Artist Nancy Holt’s best-known work, “Sun Tunnels,” is outdoors, huge and open to the public — but only a relatively small number of people have seen it in person. It sits on 40 acres she bought in a desolate part of the Great Basin Desert in northwest Utah, accessible only by dirt roads, with no buildings in sight.
It is made of four massive concrete tubes, each weighing 22 tons and towering more than nine feet tall. The tubes are precisely oriented to frame not only landscapes in the distance but also the ever-changing patterns of the sun and stars. By limiting what someone in a vast open space can see, Holt meant to make the universe more personal.
“Sun Tunnels was a way of bringing the universe back to human scale,” she said in a 2012 interview with the Telegraph newspaper in London. “It was a way of orienting one in space and time.”
Ms. Holt died Feb. 8 at Memorial Sloan Kettering Cancer Center in New York. She was 75. The cause was leukemia, her friend Carlotta Schoolman said.
As a young artist in New York’s West Village in the mid-1960s, Ms. Holt worked in far more common — and practical — media, including photography and poetry. But in 1968, she landed in Las Vegas for the first time, and it changed her life.
“We stepped off the plane into the vastness of the desert,” she said in an interview for “Nancy Holt: Sightlines,” a 2011 book for a traveling exhibition of her work. “I had an overwhelming experience of my inner landscape and the outer landscape being identical. It lasted for days. I couldn’t sleep.”
Joining her on that trip were kindred spirits in regard to using the landscape in art: her husband, Robert Smithson, and Michael Heizer, pioneers in the land art movement. Smithson’s seminal work is “Spiral Jetty” (1970), a 1,500-foot-long coil of black basalt rocks that stretches out into the Great Salt Lake.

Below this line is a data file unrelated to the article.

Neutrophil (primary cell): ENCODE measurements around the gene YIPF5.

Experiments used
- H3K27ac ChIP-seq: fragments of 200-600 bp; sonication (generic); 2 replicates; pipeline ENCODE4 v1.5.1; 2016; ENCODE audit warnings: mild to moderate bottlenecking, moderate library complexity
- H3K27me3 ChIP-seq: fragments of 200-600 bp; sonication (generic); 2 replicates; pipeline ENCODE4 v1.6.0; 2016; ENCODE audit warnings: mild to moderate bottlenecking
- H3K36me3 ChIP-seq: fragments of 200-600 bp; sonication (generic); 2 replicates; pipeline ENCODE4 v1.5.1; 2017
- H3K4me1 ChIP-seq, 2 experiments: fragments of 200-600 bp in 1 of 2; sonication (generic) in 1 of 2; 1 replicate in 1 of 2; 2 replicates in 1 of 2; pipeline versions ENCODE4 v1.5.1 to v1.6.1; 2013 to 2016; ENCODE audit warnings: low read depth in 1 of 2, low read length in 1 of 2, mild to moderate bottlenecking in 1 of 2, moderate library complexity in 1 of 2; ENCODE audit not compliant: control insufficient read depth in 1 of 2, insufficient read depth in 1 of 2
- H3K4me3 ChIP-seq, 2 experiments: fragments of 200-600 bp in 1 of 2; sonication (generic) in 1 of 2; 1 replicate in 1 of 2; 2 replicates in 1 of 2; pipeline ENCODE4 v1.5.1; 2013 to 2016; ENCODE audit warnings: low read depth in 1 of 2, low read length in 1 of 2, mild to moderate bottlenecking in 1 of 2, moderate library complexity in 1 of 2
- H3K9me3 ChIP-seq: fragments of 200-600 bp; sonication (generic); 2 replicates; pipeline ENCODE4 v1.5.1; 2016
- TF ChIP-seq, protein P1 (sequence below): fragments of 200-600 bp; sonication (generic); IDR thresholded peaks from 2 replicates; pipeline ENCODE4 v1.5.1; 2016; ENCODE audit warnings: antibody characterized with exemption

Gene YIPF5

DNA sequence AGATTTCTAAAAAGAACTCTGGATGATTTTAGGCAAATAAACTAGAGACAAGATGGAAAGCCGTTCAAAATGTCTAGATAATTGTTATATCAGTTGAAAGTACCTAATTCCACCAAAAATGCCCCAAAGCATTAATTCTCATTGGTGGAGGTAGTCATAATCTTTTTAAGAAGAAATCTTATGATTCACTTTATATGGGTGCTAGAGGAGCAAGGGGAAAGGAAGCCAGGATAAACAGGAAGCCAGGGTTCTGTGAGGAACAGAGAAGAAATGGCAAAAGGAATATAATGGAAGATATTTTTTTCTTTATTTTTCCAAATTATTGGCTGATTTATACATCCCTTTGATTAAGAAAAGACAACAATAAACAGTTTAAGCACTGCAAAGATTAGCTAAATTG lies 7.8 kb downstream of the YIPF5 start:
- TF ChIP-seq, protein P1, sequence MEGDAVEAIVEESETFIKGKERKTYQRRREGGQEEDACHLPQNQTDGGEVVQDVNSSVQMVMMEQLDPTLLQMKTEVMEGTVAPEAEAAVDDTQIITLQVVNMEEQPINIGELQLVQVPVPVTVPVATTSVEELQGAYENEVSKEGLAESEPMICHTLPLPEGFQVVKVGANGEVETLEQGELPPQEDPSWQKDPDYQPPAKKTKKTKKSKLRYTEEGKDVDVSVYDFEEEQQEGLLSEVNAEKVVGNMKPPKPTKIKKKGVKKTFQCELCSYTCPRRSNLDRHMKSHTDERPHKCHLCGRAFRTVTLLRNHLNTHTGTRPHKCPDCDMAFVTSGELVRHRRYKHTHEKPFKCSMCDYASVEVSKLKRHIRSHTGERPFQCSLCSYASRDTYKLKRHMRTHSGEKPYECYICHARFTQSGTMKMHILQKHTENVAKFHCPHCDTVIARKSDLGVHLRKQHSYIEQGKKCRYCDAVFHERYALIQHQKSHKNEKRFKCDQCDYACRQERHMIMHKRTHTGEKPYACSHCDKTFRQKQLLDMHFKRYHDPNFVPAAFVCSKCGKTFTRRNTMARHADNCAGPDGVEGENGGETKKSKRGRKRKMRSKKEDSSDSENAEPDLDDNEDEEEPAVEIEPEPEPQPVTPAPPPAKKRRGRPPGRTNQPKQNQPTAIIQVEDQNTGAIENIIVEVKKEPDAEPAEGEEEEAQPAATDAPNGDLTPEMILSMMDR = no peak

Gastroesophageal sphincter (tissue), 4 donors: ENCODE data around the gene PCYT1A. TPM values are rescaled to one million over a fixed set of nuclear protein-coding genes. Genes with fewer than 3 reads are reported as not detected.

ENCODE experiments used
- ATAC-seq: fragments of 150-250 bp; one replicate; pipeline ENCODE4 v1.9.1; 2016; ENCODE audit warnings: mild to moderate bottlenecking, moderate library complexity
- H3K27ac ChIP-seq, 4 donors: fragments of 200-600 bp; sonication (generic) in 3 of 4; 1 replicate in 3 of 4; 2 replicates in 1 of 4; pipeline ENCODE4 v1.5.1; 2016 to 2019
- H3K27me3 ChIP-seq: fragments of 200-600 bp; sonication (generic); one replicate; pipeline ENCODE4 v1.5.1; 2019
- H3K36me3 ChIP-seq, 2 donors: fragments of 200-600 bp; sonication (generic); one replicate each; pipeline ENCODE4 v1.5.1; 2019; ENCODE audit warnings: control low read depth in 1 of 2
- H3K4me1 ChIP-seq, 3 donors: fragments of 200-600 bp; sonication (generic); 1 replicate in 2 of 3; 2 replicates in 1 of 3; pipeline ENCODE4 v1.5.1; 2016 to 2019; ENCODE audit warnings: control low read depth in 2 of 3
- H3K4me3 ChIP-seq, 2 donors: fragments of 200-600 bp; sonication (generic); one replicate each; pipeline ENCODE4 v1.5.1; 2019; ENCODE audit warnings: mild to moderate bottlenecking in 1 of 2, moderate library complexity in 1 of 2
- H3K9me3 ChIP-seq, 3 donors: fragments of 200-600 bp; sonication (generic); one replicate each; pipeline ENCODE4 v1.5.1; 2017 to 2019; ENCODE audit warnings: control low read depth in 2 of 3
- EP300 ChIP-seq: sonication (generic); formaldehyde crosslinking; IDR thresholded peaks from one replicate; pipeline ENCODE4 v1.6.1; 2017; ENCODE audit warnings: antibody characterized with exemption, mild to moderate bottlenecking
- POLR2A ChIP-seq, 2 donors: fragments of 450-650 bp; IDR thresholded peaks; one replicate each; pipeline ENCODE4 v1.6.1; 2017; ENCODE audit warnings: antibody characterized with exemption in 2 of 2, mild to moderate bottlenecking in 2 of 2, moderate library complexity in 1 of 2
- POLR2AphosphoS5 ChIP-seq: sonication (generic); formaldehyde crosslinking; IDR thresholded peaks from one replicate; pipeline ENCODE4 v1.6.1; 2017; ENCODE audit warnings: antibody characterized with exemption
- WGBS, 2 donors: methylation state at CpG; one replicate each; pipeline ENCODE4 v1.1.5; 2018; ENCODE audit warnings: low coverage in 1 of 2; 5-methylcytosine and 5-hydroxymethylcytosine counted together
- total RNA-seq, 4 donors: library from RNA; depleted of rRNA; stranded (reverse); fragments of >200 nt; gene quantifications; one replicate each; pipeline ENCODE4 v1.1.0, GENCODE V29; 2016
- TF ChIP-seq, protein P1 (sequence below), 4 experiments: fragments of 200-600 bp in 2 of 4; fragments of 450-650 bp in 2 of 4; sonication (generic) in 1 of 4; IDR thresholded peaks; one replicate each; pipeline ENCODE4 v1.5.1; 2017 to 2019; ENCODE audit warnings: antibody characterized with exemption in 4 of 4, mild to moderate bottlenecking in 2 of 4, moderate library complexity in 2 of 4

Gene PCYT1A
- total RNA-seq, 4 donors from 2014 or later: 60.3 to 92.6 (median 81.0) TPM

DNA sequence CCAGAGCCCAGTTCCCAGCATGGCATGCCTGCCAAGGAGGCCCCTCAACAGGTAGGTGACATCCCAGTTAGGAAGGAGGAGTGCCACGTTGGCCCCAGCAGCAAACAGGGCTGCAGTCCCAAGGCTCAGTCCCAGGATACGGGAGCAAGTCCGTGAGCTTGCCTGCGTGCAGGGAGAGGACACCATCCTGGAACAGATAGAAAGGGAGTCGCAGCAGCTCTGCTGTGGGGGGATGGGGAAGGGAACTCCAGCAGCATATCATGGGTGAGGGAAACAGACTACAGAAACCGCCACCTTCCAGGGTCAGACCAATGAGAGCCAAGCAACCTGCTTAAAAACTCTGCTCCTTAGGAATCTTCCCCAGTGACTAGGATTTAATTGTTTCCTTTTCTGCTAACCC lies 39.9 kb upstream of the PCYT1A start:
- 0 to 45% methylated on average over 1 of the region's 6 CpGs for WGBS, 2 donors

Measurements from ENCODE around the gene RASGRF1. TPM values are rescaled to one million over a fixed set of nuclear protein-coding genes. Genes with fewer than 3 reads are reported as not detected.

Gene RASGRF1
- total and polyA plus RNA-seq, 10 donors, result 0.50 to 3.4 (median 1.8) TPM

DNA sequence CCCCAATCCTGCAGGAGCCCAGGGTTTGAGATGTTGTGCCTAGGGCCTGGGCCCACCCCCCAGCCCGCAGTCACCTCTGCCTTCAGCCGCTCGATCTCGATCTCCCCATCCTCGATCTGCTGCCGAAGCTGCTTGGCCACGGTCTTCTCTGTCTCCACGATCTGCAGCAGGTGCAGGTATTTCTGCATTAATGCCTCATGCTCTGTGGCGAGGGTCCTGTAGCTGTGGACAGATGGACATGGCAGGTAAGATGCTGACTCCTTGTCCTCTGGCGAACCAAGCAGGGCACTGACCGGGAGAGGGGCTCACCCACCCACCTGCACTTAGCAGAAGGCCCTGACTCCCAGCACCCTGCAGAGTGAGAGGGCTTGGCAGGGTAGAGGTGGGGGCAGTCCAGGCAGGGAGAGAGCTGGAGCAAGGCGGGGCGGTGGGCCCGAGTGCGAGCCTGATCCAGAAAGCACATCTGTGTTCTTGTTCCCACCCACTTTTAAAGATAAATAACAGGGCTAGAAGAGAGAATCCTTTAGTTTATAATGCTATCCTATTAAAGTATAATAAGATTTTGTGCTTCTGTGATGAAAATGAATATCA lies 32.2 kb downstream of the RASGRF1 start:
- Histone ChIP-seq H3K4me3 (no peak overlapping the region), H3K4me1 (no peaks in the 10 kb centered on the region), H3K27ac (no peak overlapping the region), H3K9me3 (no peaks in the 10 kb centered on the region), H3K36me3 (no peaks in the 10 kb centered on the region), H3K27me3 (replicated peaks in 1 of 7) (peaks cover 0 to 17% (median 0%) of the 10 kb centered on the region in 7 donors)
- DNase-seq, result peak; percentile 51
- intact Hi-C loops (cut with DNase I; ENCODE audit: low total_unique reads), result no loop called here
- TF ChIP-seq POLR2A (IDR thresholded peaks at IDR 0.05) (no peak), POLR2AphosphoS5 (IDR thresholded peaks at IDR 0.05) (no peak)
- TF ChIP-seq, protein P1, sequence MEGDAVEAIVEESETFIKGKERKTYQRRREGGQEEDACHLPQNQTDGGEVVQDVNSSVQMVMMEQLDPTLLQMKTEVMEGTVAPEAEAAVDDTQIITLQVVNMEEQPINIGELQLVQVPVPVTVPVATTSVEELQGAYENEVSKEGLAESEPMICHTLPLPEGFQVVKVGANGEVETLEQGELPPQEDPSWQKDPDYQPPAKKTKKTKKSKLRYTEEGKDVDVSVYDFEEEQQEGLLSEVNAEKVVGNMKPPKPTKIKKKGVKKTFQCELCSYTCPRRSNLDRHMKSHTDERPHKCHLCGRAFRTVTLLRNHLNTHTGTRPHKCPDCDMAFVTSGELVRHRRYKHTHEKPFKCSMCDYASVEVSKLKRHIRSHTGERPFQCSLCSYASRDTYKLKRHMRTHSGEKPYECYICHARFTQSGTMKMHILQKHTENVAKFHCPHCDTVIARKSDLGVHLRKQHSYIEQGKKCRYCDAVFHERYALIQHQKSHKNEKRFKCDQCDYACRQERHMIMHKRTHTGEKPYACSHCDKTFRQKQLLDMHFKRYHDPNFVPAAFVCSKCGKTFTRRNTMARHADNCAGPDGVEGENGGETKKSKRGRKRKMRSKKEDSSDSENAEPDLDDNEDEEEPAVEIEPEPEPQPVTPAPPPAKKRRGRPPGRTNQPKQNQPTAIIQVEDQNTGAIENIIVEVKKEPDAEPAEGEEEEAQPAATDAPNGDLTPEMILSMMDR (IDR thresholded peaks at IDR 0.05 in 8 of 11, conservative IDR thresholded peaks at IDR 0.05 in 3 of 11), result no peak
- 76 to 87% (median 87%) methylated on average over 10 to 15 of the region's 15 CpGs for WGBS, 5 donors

In 1973, Ms. Holt was unloading cardboard tubes from her car to create a model of “Sun Tunnels” when she got the news that Smithson had been killed in a small-plane crash while surveying a site for a coming project. He was 35.
Ms. Holt took it upon herself to finish some of the works he had planned, starting with “Amarillo Ramp,” the piece he was working on in Texas.
“She spent a lot of her life looking after the legacy of her late husband’s career,” said Ben Tufnell, who curated an exhibit of Ms. Holt’s photographic and other works in London in 2012. “Often, she would put Bob’s work first, and I think that was at the expense of her own career.”
Another factor in Ms. Holt’s relative obscurity is that she seldom made art that could fit inside museums or galleries.
In 1974, she bought the Utah land for “Sun Tunnels” for $40 an acre. The concrete tubes were custom made according to her design, and she collaborated with a large team — including an astronomer, engineers, a crane operator, a helicopter pilot and on-the-ground workers — to install the 18-foot-long structures, laid out in a disjointed X configuration.
The formal opening was June 21, 1976, the summer solstice. The date was significant because during the twice-a-year solstices, a pair of tubes align directly with the sun at sunrise and sundown.
Nancy Holt was born April 5, 1938, in Worcester, Mass. She graduated from Tufts University in Medford, Mass., in 1960 with a bachelor’s degree in biology.
She moved to New York shortly after college and got involved in the arts scene. Many of her early works in land art, photography and videos included astronomical or scientific elements. She and Smithson married in 1963.
After “Sun Tunnels,” Ms. Holt received several commissions, including the design of Dark Star Park in Rosslyn, Va. She created large spheres of gunite, suggesting extinguished stars, to be placed in the park amid small water features and greenery.
Ms. Holt’s most ambitious work, “Up and Under,” was a winding, 630-foot-long earthwork in a former sand quarry in Finland. It included seven tunnels that people could walk through and opened to the public in 1998 after 10 years of development and construction.
She had no immediate survivors.